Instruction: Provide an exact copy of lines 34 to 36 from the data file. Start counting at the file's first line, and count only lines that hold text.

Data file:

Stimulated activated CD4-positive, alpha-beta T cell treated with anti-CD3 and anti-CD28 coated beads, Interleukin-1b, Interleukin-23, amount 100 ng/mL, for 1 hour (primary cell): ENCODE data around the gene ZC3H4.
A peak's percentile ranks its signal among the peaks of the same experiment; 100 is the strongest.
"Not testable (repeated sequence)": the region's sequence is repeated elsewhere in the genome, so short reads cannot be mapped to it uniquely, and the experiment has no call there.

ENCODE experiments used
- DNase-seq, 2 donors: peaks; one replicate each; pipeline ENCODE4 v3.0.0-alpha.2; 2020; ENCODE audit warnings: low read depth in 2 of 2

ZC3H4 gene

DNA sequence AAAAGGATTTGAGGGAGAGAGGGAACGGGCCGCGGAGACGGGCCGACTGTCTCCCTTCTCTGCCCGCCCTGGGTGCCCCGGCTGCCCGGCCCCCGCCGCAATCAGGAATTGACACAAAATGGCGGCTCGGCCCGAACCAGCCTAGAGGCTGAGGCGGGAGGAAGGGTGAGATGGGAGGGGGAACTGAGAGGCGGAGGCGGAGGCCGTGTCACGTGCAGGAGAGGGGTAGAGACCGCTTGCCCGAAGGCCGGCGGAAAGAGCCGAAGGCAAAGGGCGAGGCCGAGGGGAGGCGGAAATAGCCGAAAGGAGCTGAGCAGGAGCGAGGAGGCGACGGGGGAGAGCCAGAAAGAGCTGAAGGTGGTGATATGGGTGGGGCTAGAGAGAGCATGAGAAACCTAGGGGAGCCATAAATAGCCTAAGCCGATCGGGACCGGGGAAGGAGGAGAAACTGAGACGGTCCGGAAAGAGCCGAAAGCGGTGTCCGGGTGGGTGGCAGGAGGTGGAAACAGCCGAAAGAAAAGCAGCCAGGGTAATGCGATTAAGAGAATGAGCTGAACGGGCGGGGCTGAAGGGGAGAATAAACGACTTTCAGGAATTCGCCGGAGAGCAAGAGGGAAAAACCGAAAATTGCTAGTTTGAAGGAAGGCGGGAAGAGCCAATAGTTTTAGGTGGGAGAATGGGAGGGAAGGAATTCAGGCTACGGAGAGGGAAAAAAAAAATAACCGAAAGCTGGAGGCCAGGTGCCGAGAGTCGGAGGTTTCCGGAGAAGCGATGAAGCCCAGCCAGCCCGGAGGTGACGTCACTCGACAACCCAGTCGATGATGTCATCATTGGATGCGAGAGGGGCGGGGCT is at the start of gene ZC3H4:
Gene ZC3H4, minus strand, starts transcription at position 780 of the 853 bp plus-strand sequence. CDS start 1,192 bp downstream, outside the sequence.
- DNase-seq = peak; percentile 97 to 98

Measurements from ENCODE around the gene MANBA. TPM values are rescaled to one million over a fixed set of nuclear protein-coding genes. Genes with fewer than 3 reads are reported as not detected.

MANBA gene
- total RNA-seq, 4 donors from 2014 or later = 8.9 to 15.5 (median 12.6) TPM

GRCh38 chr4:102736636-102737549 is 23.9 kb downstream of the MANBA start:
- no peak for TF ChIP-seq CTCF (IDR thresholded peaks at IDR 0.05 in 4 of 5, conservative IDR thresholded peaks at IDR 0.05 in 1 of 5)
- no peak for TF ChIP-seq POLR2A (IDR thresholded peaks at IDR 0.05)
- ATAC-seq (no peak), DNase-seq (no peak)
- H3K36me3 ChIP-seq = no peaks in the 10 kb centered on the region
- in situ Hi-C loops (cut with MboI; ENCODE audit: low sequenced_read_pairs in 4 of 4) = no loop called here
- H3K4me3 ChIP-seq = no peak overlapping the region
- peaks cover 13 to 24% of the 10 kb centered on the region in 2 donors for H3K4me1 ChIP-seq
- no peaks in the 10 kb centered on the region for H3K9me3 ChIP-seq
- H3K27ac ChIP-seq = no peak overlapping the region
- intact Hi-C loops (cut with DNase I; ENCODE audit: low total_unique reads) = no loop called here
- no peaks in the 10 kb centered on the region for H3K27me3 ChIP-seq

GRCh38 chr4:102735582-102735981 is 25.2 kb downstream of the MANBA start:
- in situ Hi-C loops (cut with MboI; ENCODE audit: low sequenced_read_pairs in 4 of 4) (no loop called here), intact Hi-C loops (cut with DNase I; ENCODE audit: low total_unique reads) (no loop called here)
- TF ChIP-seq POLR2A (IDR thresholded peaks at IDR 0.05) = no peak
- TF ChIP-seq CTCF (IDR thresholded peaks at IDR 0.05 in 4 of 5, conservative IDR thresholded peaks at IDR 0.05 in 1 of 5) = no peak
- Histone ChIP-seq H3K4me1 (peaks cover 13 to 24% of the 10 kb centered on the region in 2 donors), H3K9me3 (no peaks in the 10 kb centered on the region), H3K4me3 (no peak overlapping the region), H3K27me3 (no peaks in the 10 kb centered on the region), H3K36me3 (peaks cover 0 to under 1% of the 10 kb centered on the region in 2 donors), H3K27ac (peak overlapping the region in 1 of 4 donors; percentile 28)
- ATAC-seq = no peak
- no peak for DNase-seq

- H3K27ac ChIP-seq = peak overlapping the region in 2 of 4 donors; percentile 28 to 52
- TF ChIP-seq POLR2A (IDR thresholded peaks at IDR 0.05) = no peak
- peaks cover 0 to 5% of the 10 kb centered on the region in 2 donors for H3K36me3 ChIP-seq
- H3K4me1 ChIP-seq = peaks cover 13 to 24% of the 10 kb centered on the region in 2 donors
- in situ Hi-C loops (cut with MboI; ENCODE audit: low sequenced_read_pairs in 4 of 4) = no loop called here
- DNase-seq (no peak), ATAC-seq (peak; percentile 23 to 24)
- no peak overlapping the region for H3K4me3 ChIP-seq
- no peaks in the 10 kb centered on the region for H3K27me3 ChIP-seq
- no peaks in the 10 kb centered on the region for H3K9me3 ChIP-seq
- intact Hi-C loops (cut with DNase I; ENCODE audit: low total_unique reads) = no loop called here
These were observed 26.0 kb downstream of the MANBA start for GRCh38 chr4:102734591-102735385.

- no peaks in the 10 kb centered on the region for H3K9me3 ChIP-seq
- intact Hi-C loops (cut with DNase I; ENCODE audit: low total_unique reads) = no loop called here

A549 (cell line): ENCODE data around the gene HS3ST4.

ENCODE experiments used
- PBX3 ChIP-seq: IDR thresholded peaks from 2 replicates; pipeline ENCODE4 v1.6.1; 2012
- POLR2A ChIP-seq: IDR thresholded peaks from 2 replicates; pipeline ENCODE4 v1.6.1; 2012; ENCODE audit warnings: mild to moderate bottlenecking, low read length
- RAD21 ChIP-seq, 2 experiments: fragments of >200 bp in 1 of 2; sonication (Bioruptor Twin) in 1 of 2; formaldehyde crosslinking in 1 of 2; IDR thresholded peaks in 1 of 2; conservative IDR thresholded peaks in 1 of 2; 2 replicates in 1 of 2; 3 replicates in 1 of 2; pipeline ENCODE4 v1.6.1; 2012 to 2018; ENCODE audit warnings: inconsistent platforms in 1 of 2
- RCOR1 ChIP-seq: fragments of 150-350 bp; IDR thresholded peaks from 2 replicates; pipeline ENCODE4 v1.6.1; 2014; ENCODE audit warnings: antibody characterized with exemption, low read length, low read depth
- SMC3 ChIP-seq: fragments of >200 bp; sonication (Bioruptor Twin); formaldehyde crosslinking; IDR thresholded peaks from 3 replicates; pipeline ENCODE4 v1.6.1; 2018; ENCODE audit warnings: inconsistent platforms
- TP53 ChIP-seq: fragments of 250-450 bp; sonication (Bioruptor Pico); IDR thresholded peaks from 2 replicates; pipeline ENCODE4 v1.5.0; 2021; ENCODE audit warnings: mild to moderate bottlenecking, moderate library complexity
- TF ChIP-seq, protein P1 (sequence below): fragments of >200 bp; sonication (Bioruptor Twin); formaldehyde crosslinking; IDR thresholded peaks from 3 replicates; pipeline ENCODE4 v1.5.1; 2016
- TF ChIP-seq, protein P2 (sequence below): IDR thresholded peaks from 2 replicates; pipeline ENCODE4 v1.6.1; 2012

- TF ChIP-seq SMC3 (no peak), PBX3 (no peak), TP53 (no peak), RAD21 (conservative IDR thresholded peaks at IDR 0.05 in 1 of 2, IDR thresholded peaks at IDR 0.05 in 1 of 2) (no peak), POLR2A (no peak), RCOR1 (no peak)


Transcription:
- peaks cover 0 to 5% of the 10 kb centered on the region in 2 donors for H3K36me3 ChIP-seq
- H3K4me1 ChIP-seq = peaks cover 13 to 24% of the 10 kb centered on the region in 2 donors
- in situ Hi-C loops (cut with MboI; ENCODE audit: low sequenced_read_pairs in 4 of 4) = no loop called here